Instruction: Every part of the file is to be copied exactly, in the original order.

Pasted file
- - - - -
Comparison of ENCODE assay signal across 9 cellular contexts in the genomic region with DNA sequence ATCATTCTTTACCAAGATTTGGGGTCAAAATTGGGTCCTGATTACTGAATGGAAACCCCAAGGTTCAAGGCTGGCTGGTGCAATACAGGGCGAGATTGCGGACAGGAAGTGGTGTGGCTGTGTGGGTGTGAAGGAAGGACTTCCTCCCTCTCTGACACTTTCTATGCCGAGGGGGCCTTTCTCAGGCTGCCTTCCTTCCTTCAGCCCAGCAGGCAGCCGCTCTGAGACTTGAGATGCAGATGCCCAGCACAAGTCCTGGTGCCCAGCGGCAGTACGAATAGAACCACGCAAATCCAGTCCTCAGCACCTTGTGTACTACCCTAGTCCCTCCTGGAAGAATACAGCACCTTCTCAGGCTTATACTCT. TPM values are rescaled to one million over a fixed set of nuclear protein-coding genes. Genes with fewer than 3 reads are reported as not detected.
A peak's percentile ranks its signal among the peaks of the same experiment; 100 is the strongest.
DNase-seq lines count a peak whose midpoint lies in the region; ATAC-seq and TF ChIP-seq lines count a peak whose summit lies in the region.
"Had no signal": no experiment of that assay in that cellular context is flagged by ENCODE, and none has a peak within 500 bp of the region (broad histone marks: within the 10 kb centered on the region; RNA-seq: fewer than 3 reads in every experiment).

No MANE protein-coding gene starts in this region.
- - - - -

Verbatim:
Comparison of ENCODE assay signal across 9 cellular contexts in the genomic region with DNA sequence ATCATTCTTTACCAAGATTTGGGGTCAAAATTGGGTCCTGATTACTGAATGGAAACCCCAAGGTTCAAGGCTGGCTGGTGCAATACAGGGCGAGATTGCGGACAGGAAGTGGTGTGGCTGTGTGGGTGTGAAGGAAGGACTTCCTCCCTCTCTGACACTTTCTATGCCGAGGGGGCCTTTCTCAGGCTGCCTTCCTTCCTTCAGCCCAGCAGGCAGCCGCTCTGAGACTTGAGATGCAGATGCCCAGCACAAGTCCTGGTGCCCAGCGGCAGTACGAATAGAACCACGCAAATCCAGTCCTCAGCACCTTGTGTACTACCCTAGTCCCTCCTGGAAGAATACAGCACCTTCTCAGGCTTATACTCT. TPM values are rescaled to one million over a fixed set of nuclear protein-coding genes. Genes with fewer than 3 reads are reported as not detected.
A peak's percentile ranks its signal among the peaks of the same experiment; 100 is the strongest.
DNase-seq lines count a peak whose midpoint lies in the region; ATAC-seq and TF ChIP-seq lines count a peak whose summit lies in the region.
"Had no signal": no experiment of that assay in that cellular context is flagged by ENCODE, and none has a peak within 500 bp of the region (broad histone marks: within the 10 kb centered on the region; RNA-seq: fewer than 3 reads in every experiment).

No MANE protein-coding gene starts in this region.